Finally (saving the best for last), John S. Nichols also testified yesterday. Nichols [bio], in addition to being recognized as an outstanding university professor, has been doing research on Radio and TV Marti since their first transmissions, and has written about them extensively over the years. Most imporantly, he provided yesterday the most convincing testimony on TV Marti's weak signal towards Cuba based on his research from the island:
"The broadcast version of TV Marti is not seen in populated areas of Cuba and, almost without exception, has not been seen since the station went on the air in 1990... The TV Marti signal is very weak after it traverses the Strait of Florida and reaches the Cuban coastline. All the Cuban government needs to do is fill the same channel with its own, low-power signal and the TV Marti signal is disrupted and cannot be seen in the surrounding area."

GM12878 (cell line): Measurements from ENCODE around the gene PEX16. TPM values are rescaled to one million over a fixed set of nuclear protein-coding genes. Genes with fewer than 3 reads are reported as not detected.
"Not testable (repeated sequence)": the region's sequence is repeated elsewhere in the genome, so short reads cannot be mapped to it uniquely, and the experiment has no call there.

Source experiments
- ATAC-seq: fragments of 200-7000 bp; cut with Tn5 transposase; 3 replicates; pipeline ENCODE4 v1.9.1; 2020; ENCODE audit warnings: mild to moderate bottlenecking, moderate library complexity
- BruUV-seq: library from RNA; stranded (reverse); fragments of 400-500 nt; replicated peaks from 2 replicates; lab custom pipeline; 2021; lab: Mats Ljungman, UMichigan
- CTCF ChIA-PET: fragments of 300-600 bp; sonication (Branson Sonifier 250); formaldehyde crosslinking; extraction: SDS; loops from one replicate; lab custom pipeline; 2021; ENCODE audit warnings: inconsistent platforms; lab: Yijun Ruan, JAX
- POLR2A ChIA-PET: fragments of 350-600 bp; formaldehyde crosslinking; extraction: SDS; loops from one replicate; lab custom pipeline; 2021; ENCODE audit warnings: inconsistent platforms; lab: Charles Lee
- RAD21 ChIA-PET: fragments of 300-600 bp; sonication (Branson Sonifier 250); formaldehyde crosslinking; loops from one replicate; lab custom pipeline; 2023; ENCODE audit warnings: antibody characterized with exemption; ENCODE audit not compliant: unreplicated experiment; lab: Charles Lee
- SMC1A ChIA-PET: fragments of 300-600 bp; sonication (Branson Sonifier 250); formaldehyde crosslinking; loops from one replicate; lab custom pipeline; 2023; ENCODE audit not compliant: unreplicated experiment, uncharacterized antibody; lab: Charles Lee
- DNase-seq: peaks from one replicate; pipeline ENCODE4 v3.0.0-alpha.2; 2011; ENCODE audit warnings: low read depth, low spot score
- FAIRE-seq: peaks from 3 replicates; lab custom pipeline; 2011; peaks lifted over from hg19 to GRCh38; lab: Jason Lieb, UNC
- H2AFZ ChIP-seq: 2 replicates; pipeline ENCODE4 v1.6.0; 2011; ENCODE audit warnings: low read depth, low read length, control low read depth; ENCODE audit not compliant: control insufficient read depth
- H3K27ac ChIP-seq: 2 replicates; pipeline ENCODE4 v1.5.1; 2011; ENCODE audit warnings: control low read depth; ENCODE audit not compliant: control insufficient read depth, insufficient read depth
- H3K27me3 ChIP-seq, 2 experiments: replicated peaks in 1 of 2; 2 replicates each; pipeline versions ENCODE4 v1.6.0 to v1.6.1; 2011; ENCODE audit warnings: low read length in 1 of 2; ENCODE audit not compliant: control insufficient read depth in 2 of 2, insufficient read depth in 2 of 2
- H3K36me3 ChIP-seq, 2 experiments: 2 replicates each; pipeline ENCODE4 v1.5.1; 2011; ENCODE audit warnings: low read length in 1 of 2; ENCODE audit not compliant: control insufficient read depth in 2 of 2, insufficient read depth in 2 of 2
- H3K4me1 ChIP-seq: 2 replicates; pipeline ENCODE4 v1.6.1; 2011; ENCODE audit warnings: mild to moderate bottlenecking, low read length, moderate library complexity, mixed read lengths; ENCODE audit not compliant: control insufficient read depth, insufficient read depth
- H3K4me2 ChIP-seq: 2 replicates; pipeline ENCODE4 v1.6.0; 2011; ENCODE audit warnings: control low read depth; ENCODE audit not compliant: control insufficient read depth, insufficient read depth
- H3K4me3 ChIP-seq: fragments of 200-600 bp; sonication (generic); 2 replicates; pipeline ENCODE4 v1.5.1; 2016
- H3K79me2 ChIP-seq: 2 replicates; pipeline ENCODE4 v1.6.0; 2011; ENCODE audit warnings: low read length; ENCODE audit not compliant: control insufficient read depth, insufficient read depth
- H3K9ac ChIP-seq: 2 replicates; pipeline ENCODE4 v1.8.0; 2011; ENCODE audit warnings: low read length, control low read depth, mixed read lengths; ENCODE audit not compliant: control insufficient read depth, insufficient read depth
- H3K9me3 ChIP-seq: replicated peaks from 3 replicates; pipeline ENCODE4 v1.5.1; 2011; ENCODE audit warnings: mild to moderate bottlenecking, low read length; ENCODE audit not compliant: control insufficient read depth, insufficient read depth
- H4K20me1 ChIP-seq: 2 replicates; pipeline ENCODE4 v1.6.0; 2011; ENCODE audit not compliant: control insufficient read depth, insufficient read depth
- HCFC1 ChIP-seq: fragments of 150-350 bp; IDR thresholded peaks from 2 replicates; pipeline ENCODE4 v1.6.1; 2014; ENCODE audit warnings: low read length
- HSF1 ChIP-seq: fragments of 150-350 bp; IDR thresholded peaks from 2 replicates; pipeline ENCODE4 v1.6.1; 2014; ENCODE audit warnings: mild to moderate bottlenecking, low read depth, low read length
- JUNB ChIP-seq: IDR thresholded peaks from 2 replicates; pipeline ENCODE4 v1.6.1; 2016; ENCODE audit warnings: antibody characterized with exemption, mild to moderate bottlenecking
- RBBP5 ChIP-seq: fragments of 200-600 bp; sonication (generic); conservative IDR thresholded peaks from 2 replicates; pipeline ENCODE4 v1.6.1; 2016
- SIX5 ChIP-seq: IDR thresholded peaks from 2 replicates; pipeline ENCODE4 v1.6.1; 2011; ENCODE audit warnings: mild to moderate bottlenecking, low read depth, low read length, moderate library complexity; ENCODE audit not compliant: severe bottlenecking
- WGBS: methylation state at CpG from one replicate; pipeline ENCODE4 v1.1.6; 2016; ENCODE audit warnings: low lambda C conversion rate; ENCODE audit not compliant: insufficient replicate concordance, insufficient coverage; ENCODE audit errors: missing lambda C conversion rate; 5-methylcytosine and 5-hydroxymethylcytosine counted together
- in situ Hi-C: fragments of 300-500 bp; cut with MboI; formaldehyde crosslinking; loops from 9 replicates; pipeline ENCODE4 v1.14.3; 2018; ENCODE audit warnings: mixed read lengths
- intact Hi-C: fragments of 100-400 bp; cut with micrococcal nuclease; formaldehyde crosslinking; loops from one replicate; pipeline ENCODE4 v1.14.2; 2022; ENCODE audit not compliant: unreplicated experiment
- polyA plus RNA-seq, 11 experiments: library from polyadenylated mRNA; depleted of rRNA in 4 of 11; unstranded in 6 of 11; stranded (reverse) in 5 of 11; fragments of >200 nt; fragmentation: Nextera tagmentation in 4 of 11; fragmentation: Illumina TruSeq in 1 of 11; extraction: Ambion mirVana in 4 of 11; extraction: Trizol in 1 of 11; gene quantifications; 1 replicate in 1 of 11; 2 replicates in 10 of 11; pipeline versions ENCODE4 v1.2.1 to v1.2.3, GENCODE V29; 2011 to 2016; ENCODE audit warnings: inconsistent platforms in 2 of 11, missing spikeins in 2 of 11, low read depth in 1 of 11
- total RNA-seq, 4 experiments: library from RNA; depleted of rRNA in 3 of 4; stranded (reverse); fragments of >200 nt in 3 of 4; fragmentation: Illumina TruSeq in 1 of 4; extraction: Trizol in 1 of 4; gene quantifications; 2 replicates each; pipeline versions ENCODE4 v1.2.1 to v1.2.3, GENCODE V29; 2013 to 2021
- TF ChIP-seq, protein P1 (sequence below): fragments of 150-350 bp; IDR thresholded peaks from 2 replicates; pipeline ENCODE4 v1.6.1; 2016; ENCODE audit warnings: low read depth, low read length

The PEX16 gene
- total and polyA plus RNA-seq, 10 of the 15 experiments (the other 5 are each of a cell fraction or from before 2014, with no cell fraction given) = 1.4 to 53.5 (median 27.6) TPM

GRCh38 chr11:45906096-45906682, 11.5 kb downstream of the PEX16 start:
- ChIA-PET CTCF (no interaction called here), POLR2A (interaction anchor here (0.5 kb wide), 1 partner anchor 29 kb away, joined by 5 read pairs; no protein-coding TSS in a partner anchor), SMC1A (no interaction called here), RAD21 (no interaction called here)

And concerning, TV Marti's satellite broadcast:
"Surveys by both the U.S. and Cuban governments, in-country reporting by foreign journalists, and anecdotal evidence all indicate that the overwhelming majority of Cubans with access to satellite dish television strongly prefer other programming."
And, about AeroMarti:
"Virtually no one can see the broadcasts from AeroMarti, and Congress' continued investment in that technology is a complete and total waste of taxpayer dollars."